Only the tip of the iceberg is visible. The same goes for peat wildfires.
Peat burns particularly well thanks to its high organic content, emitting one hundred times more CO2 than forest fires each year.
Researchers have examined how the process of suppressing a blaze can be shortened under the earth, substantially reducing the millions or billions of liters of water required to douse the flames.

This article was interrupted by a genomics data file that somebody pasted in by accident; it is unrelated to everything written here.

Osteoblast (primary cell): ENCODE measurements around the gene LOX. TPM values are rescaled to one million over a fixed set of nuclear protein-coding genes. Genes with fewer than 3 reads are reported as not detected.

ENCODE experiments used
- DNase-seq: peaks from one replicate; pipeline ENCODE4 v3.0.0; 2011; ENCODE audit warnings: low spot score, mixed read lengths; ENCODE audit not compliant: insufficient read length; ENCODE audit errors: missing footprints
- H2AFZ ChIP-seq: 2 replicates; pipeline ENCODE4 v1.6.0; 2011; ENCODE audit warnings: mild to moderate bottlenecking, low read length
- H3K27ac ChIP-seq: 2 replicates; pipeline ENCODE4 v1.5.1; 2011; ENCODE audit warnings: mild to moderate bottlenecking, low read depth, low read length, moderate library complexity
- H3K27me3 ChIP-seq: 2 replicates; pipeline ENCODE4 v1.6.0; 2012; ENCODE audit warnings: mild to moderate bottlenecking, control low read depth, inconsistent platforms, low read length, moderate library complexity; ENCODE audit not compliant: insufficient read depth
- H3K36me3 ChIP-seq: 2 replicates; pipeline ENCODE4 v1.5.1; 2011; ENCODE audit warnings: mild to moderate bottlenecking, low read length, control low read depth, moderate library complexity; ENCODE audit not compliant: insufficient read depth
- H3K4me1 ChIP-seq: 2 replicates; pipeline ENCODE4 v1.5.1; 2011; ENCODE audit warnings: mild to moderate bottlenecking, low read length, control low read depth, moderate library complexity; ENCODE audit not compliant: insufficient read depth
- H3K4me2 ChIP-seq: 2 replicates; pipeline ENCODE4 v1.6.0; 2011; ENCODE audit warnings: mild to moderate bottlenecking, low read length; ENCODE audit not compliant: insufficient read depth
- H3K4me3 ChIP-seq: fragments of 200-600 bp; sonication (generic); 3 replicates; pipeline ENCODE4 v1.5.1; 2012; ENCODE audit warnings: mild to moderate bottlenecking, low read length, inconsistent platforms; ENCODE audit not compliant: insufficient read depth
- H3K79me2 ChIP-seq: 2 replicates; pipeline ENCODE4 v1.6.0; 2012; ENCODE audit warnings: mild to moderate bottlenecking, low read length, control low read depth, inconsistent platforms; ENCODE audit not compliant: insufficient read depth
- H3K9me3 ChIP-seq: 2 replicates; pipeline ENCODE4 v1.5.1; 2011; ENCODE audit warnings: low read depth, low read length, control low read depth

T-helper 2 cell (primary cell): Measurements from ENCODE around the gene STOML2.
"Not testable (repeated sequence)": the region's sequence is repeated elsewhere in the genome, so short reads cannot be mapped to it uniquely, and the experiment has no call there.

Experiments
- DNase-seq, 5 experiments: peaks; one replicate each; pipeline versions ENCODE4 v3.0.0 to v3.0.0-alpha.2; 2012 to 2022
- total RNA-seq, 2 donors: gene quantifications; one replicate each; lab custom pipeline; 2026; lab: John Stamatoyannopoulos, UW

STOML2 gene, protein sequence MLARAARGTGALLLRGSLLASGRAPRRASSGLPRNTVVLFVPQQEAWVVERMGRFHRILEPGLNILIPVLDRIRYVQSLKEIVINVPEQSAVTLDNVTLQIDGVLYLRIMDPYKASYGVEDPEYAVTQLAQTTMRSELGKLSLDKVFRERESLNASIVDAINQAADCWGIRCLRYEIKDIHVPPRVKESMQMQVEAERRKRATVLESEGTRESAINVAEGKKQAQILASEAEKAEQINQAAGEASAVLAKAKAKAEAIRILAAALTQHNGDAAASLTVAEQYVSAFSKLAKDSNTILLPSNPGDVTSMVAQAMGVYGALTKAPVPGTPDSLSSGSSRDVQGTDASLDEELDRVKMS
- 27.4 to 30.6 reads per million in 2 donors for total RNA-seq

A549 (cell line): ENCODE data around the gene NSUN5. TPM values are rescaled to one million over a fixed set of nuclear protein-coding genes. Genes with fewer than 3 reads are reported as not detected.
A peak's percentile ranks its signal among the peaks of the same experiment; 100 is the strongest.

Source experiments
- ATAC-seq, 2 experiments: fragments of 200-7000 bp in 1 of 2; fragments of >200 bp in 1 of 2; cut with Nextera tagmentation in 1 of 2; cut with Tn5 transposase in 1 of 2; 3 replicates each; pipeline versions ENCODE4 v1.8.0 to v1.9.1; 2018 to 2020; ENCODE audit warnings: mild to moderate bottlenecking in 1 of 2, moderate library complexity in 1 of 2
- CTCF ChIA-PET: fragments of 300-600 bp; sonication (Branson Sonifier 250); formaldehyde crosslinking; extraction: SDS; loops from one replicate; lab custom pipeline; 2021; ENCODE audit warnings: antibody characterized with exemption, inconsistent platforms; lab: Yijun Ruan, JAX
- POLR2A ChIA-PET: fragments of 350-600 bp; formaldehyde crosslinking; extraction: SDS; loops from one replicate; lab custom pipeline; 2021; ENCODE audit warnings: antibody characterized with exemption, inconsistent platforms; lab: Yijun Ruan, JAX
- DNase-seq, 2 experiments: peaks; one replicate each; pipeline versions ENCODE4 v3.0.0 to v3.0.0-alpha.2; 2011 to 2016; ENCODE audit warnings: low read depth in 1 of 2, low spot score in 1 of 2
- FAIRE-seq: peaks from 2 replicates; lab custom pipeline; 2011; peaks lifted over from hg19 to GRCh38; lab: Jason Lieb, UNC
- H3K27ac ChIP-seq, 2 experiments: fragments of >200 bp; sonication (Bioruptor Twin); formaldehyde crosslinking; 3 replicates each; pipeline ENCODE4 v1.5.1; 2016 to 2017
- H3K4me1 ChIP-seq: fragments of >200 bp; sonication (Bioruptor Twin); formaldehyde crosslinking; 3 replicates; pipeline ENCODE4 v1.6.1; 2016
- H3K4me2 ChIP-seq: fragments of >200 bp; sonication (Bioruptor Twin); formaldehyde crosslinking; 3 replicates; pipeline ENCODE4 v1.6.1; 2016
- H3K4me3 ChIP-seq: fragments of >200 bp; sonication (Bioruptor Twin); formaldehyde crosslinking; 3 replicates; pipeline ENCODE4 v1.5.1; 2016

In tests they added a plant-based agent of anionic and non-ionic surfactants, reducing the surface tension of the water.
This water entered the soil quicker, ultimately lowering the pump flow rate by 63% and suppression time by 26%.
Less energy for pumps, and up to 50% water is saved per hectare. Cool.